Hint: today's post is for R Day at ABC Wednesday.
Click on the photos to enlarge them.
The Roman Tenth Legion was stationed in Jerusalem for over 200 years. When they were not busy quelling Jewish rebellions (The Great Revolt, 66-70 CE, and the Bar-Kochba Rebellion, 132-135 CE), destroying the Temple and Jerusalem and killing her citizens, the Legionnaires were busy building infrastructure and army camps, public buildings, and bathhouses.
For the full story, click on the photo above.
Once, while at the Book Fair, I walked slowly on the glass floor, looking down in wonder. A woman sitting on the stool drinking coffee called to me, "Did you lose something?" Then I realized that many visitors don't even know the antiquities are there.
The kilns and some of the earthenware products are enclosed in a glass room. The door is more often than not locked.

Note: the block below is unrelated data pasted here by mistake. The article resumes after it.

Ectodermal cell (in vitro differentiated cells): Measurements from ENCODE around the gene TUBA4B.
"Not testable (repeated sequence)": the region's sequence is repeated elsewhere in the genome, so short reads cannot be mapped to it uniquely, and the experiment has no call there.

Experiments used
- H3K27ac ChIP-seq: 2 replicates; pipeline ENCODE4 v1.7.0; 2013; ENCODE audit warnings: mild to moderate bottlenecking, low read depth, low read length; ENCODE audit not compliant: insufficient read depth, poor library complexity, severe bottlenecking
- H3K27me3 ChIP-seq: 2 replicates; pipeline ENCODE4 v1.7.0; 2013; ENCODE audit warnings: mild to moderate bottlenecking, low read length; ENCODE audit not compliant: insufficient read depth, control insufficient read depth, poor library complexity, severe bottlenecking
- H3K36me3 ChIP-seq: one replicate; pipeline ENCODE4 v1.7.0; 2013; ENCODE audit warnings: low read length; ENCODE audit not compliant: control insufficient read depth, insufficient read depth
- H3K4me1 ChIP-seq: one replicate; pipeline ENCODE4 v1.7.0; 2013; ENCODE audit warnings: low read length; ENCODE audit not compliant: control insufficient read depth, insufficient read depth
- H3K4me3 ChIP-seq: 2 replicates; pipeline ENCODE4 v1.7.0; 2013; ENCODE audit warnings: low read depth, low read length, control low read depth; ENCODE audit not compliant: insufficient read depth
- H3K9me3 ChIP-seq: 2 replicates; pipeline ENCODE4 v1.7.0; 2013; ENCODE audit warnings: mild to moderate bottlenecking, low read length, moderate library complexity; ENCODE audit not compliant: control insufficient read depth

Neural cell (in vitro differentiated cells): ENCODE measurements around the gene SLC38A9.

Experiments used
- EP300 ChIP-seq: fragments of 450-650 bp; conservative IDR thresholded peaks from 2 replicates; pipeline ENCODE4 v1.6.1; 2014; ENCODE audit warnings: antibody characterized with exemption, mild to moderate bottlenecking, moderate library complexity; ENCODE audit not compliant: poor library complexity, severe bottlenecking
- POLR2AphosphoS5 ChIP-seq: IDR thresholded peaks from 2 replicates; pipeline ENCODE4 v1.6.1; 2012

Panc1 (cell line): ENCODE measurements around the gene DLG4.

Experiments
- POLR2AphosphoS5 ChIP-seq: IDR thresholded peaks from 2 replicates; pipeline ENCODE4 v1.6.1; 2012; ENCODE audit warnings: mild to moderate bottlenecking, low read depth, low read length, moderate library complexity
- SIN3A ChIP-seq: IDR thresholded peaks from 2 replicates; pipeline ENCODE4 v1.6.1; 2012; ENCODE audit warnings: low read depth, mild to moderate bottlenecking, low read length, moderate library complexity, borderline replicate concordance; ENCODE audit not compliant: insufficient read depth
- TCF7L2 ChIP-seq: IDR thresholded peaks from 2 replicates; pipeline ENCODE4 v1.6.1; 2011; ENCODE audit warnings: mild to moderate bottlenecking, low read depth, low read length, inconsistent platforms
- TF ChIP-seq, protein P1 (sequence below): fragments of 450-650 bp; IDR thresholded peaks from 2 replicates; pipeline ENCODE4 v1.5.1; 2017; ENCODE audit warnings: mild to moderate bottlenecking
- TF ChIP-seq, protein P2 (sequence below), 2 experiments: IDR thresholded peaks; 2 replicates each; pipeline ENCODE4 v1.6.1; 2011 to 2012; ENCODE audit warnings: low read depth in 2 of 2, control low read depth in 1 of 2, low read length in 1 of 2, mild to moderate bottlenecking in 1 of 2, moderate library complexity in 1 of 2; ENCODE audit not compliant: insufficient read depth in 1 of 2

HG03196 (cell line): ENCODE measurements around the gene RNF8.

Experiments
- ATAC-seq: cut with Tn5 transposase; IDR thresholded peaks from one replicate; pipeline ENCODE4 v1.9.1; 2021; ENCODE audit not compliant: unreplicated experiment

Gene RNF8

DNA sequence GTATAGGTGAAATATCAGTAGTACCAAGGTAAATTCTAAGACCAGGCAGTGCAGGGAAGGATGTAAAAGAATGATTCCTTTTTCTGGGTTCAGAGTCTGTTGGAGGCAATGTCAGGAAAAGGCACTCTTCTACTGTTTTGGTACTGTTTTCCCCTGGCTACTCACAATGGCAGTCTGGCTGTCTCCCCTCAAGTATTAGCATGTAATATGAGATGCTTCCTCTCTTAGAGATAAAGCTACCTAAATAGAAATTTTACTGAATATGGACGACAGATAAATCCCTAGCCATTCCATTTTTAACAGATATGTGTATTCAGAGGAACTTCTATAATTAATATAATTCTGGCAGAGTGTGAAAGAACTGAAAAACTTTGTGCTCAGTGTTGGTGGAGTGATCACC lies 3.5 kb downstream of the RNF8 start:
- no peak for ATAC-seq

Upstairs, glass cases on the wall show the roof tiles, pipe sections, and bricks that the Roman soldiers produced at the factory. Maybe tomorrow I can show you them.
But my favorite is the story (described in the sign above) of the hobnail sandal (cleats protruding from the bottom of the sole), called caliga.
Some of the square bricks had sandal-prints in them. Apparently while the bricks were drying, before they were fired, a soldier stepped on them by mistake! So, beside the prestigious Tenth Legion stamp of LXFRE, Legio X Frentensis, there is a footprint of a simple Roman soldier.
This is so very human! I almost cried.
Sometimes archaeology does that, lets you feel a bond with one individual, one in whose footsteps we now walk.